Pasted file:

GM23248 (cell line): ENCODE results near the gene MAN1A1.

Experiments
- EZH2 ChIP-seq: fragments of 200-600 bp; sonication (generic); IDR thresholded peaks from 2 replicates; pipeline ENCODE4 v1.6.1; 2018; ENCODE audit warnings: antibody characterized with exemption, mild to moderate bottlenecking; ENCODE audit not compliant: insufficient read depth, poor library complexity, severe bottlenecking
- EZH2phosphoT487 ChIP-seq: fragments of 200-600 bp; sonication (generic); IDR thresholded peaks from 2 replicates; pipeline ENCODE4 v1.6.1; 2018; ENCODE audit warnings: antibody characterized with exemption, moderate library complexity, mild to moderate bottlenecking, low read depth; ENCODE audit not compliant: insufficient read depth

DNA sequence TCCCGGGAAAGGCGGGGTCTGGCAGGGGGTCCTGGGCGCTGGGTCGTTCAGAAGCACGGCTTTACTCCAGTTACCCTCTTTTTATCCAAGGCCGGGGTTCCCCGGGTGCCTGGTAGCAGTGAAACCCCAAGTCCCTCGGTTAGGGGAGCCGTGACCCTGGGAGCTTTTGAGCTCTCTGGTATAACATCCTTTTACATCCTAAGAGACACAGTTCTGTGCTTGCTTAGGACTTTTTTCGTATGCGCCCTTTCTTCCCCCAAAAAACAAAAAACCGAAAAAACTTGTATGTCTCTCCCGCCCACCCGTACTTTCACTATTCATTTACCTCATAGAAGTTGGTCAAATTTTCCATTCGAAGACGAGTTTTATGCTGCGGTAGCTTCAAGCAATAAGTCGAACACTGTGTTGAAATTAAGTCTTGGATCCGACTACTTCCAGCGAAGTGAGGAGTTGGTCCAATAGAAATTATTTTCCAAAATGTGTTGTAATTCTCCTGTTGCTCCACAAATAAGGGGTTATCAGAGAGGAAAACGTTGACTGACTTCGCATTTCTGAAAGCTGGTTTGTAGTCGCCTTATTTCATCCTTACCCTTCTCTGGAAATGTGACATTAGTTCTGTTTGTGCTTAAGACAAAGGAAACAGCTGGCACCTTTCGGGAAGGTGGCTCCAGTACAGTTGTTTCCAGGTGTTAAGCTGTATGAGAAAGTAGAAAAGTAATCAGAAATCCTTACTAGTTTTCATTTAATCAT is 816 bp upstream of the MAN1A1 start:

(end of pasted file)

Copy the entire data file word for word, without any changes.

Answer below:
GM23248 (cell line): ENCODE results near the gene MAN1A1.

Experiments
- EZH2 ChIP-seq: fragments of 200-600 bp; sonication (generic); IDR thresholded peaks from 2 replicates; pipeline ENCODE4 v1.6.1; 2018; ENCODE audit warnings: antibody characterized with exemption, mild to moderate bottlenecking; ENCODE audit not compliant: insufficient read depth, poor library complexity, severe bottlenecking
- EZH2phosphoT487 ChIP-seq: fragments of 200-600 bp; sonication (generic); IDR thresholded peaks from 2 replicates; pipeline ENCODE4 v1.6.1; 2018; ENCODE audit warnings: antibody characterized with exemption, moderate library complexity, mild to moderate bottlenecking, low read depth; ENCODE audit not compliant: insufficient read depth

DNA sequence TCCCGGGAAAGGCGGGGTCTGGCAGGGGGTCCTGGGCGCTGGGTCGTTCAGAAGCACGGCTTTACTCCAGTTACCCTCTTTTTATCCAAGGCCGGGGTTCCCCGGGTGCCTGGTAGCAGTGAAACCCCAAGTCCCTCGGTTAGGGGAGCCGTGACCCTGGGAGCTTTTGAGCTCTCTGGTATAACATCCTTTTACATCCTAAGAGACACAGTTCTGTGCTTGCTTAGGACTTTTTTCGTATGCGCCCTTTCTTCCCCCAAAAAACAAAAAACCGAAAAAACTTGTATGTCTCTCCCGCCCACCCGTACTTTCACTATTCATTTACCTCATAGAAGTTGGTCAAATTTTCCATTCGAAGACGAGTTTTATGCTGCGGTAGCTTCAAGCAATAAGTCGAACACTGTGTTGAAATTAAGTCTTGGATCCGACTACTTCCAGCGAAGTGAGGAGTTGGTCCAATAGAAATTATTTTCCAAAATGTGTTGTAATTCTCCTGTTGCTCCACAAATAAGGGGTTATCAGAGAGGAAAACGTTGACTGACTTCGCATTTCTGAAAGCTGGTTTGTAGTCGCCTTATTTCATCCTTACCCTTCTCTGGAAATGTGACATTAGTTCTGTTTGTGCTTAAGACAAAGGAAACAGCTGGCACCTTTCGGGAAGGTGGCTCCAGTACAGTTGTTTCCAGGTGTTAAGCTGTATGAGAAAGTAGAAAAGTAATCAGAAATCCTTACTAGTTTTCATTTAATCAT is 816 bp upstream of the MAN1A1 start: